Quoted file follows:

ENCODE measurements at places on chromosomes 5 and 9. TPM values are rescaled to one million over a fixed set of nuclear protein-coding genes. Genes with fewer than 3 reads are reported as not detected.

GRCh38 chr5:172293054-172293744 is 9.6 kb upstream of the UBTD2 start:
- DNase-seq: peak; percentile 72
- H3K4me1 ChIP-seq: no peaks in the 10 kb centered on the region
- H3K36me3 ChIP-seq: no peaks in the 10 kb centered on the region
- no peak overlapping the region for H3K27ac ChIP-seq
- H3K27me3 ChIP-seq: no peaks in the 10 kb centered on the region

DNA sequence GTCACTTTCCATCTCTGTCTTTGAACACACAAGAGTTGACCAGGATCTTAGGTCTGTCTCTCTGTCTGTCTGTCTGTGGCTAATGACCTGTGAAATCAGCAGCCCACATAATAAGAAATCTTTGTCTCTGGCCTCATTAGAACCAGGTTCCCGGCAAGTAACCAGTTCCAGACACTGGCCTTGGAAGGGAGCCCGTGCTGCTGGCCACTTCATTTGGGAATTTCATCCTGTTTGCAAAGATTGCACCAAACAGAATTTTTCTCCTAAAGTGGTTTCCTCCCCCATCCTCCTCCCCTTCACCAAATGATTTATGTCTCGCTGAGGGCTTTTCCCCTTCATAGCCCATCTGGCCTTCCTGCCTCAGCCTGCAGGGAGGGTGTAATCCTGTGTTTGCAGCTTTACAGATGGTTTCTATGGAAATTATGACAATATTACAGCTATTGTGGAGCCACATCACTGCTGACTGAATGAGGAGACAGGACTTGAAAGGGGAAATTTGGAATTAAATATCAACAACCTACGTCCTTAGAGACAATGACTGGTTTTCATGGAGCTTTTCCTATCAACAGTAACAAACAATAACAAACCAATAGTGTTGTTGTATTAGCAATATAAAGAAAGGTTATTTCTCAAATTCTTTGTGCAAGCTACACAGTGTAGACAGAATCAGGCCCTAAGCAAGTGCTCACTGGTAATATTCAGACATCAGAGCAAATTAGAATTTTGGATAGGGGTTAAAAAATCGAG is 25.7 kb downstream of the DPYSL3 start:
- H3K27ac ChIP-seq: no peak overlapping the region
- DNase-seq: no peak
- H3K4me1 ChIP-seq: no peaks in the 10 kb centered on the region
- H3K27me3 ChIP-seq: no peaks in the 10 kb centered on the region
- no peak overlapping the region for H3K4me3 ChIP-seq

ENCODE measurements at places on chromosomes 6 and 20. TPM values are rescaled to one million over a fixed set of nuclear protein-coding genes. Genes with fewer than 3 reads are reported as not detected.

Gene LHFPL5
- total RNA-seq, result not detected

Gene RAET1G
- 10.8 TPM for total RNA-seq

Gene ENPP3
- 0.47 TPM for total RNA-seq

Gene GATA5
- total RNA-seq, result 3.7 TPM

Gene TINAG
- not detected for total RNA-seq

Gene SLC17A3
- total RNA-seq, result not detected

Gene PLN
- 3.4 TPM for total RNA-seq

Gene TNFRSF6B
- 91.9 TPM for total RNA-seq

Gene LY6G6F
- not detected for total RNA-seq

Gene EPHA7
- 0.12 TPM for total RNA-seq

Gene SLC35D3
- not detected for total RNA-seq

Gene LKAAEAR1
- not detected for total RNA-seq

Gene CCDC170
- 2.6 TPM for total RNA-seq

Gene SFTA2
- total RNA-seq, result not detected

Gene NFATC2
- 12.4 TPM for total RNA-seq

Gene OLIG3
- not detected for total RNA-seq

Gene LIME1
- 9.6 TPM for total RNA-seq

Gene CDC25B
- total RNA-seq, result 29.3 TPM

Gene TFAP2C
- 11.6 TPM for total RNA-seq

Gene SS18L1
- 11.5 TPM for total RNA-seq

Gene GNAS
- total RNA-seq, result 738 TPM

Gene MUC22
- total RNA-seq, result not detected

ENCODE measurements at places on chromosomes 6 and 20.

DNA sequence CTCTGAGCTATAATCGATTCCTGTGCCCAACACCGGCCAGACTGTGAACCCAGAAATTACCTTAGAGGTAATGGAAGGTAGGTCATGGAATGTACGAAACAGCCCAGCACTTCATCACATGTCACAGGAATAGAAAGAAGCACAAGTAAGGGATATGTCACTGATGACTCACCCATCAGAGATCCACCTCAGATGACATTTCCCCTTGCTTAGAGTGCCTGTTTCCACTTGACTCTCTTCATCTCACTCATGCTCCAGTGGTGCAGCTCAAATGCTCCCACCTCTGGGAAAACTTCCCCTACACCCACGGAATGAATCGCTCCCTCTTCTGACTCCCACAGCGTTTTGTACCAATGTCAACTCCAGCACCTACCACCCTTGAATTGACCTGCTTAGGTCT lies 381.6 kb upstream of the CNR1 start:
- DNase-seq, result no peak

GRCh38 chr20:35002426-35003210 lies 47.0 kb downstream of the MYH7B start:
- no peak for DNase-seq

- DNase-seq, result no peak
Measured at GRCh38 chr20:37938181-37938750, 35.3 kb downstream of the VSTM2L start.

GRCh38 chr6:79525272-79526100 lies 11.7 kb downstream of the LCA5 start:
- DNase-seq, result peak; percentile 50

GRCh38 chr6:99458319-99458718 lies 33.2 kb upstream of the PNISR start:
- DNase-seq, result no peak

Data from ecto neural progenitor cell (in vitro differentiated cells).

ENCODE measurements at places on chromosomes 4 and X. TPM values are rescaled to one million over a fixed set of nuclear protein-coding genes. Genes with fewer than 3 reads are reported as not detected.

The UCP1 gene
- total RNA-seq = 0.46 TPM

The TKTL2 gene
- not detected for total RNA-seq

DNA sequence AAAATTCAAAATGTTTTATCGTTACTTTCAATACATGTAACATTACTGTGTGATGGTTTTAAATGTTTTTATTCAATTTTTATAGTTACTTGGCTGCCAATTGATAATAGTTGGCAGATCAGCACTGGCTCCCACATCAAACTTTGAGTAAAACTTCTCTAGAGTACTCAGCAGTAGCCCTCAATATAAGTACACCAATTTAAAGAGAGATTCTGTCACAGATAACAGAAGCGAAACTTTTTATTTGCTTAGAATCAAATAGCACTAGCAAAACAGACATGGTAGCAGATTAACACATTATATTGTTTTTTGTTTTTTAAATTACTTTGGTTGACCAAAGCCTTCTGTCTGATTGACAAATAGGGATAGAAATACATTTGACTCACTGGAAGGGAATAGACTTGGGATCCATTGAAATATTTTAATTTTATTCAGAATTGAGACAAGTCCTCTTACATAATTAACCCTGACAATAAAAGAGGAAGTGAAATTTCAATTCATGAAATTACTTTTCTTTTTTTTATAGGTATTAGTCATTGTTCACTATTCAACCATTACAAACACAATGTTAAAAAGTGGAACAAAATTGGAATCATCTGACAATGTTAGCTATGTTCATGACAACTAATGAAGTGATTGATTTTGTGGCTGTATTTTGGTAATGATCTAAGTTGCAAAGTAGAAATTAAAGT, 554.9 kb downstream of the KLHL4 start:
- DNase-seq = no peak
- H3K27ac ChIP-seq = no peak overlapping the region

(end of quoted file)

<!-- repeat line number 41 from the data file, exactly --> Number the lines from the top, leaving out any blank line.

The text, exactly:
Gene SFTA2